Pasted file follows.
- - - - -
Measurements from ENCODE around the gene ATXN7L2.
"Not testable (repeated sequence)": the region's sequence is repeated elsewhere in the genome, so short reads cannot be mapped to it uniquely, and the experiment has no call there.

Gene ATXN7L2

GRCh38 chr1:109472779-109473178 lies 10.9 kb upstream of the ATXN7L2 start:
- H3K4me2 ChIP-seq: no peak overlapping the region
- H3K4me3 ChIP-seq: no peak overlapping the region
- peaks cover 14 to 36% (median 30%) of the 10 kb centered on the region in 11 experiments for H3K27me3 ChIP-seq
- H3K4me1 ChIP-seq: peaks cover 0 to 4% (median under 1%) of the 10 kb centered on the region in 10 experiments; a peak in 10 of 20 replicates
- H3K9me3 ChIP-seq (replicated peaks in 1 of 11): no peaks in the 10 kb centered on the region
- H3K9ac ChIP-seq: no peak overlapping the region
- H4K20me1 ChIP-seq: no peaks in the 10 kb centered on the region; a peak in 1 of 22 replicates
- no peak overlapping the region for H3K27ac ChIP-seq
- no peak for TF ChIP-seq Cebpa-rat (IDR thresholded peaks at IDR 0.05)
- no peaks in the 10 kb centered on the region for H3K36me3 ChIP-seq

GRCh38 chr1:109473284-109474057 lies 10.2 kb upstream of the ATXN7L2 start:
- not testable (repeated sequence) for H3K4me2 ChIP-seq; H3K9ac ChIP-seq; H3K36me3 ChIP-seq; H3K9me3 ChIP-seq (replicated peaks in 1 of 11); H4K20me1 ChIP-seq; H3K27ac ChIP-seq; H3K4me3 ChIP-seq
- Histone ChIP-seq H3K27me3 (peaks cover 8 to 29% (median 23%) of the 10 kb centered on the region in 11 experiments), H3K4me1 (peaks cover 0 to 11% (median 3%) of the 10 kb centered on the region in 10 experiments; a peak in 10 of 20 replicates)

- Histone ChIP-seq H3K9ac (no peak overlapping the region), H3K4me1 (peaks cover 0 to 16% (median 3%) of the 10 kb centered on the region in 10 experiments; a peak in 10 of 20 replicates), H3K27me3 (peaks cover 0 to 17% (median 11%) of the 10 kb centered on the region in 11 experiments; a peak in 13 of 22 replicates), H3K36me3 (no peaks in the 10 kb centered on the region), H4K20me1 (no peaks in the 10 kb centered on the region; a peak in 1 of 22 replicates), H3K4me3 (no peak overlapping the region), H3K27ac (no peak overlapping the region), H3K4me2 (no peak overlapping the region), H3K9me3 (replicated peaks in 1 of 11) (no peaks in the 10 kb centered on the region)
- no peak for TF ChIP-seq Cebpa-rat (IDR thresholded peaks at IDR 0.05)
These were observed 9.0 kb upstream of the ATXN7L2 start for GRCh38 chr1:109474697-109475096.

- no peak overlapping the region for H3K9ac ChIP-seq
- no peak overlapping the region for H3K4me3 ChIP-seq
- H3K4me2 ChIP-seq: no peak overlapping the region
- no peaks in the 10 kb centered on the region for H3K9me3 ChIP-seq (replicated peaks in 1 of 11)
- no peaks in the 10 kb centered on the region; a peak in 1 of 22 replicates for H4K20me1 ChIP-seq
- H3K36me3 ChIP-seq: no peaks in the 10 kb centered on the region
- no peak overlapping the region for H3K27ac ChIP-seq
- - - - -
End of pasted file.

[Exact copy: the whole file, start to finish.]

Measurements from ENCODE around the gene ATXN7L2.
"Not testable (repeated sequence)": the region's sequence is repeated elsewhere in the genome, so short reads cannot be mapped to it uniquely, and the experiment has no call there.

Gene ATXN7L2

GRCh38 chr1:109472779-109473178 lies 10.9 kb upstream of the ATXN7L2 start:
- H3K4me2 ChIP-seq: no peak overlapping the region
- H3K4me3 ChIP-seq: no peak overlapping the region
- peaks cover 14 to 36% (median 30%) of the 10 kb centered on the region in 11 experiments for H3K27me3 ChIP-seq
- H3K4me1 ChIP-seq: peaks cover 0 to 4% (median under 1%) of the 10 kb centered on the region in 10 experiments; a peak in 10 of 20 replicates
- H3K9me3 ChIP-seq (replicated peaks in 1 of 11): no peaks in the 10 kb centered on the region
- H3K9ac ChIP-seq: no peak overlapping the region
- H4K20me1 ChIP-seq: no peaks in the 10 kb centered on the region; a peak in 1 of 22 replicates
- no peak overlapping the region for H3K27ac ChIP-seq
- no peak for TF ChIP-seq Cebpa-rat (IDR thresholded peaks at IDR 0.05)
- no peaks in the 10 kb centered on the region for H3K36me3 ChIP-seq

GRCh38 chr1:109473284-109474057 lies 10.2 kb upstream of the ATXN7L2 start:
- not testable (repeated sequence) for H3K4me2 ChIP-seq; H3K9ac ChIP-seq; H3K36me3 ChIP-seq; H3K9me3 ChIP-seq (replicated peaks in 1 of 11); H4K20me1 ChIP-seq; H3K27ac ChIP-seq; H3K4me3 ChIP-seq
- Histone ChIP-seq H3K27me3 (peaks cover 8 to 29% (median 23%) of the 10 kb centered on the region in 11 experiments), H3K4me1 (peaks cover 0 to 11% (median 3%) of the 10 kb centered on the region in 10 experiments; a peak in 10 of 20 replicates)

- Histone ChIP-seq H3K9ac (no peak overlapping the region), H3K4me1 (peaks cover 0 to 16% (median 3%) of the 10 kb centered on the region in 10 experiments; a peak in 10 of 20 replicates), H3K27me3 (peaks cover 0 to 17% (median 11%) of the 10 kb centered on the region in 11 experiments; a peak in 13 of 22 replicates), H3K36me3 (no peaks in the 10 kb centered on the region), H4K20me1 (no peaks in the 10 kb centered on the region; a peak in 1 of 22 replicates), H3K4me3 (no peak overlapping the region), H3K27ac (no peak overlapping the region), H3K4me2 (no peak overlapping the region), H3K9me3 (replicated peaks in 1 of 11) (no peaks in the 10 kb centered on the region)
- no peak for TF ChIP-seq Cebpa-rat (IDR thresholded peaks at IDR 0.05)
These were observed 9.0 kb upstream of the ATXN7L2 start for GRCh38 chr1:109474697-109475096.

- no peak overlapping the region for H3K9ac ChIP-seq
- no peak overlapping the region for H3K4me3 ChIP-seq
- H3K4me2 ChIP-seq: no peak overlapping the region
- no peaks in the 10 kb centered on the region for H3K9me3 ChIP-seq (replicated peaks in 1 of 11)
- no peaks in the 10 kb centered on the region; a peak in 1 of 22 replicates for H4K20me1 ChIP-seq
- H3K36me3 ChIP-seq: no peaks in the 10 kb centered on the region
- no peak overlapping the region for H3K27ac ChIP-seq